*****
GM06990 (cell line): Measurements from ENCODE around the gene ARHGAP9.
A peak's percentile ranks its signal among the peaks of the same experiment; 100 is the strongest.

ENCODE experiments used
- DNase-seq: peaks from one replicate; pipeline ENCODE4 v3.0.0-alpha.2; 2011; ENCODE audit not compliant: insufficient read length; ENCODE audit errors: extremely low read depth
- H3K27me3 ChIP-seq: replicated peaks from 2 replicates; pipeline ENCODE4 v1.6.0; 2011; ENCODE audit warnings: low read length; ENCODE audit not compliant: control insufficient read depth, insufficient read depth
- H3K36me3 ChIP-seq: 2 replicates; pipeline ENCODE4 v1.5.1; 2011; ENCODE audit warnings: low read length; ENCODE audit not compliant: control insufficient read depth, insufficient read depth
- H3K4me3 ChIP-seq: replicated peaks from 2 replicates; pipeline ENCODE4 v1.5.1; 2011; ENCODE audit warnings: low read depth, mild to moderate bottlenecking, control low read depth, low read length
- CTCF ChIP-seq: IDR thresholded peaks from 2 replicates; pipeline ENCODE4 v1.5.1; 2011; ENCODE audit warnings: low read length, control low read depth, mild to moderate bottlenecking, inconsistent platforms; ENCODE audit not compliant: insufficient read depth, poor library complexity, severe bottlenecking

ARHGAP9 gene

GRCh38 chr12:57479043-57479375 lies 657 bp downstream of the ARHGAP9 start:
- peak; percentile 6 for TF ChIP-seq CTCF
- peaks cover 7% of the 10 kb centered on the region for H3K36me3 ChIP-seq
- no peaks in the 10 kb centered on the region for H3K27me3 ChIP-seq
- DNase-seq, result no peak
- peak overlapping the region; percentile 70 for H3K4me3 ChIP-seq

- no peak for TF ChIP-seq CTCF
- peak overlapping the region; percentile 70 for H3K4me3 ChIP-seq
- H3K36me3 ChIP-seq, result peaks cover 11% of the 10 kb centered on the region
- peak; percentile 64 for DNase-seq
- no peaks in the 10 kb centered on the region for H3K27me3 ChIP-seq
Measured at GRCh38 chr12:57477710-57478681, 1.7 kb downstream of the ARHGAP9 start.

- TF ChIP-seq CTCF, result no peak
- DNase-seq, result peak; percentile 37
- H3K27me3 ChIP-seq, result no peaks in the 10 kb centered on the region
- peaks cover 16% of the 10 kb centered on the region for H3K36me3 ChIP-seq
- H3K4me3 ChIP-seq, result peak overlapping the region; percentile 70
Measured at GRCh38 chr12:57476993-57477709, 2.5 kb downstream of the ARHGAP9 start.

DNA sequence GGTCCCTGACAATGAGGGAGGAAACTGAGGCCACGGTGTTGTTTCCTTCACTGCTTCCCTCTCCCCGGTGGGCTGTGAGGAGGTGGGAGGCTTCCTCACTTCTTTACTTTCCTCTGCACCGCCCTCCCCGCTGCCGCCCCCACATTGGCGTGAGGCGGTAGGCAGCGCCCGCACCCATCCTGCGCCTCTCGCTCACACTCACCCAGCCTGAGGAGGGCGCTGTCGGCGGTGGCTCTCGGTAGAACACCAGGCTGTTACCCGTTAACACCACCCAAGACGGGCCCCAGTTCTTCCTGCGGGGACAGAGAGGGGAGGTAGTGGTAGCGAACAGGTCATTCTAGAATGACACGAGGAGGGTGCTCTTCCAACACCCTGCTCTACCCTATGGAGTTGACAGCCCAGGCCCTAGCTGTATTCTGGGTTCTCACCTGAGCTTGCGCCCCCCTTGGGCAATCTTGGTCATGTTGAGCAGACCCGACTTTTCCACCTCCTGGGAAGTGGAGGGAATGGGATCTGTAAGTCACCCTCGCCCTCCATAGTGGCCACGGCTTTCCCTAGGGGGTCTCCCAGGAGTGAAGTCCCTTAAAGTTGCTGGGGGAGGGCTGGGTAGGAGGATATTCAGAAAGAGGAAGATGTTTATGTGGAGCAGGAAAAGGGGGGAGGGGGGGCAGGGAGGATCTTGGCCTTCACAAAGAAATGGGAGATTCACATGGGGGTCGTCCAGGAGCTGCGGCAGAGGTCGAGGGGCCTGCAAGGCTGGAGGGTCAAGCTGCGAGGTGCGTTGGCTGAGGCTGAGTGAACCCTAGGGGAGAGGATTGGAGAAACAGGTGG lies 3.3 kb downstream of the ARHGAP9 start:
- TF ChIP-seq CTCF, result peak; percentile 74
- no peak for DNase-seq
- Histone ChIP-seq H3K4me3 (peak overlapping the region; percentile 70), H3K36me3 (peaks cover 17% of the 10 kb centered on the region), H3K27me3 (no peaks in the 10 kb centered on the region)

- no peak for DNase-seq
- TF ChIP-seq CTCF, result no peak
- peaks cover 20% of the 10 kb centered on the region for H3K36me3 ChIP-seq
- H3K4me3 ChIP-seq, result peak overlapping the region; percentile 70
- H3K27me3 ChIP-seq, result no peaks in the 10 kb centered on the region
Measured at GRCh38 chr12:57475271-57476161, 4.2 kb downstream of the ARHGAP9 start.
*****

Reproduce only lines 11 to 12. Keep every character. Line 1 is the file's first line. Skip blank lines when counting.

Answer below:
- peak; percentile 6 for TF ChIP-seq CTCF
- peaks cover 7% of the 10 kb centered on the region for H3K36me3 ChIP-seq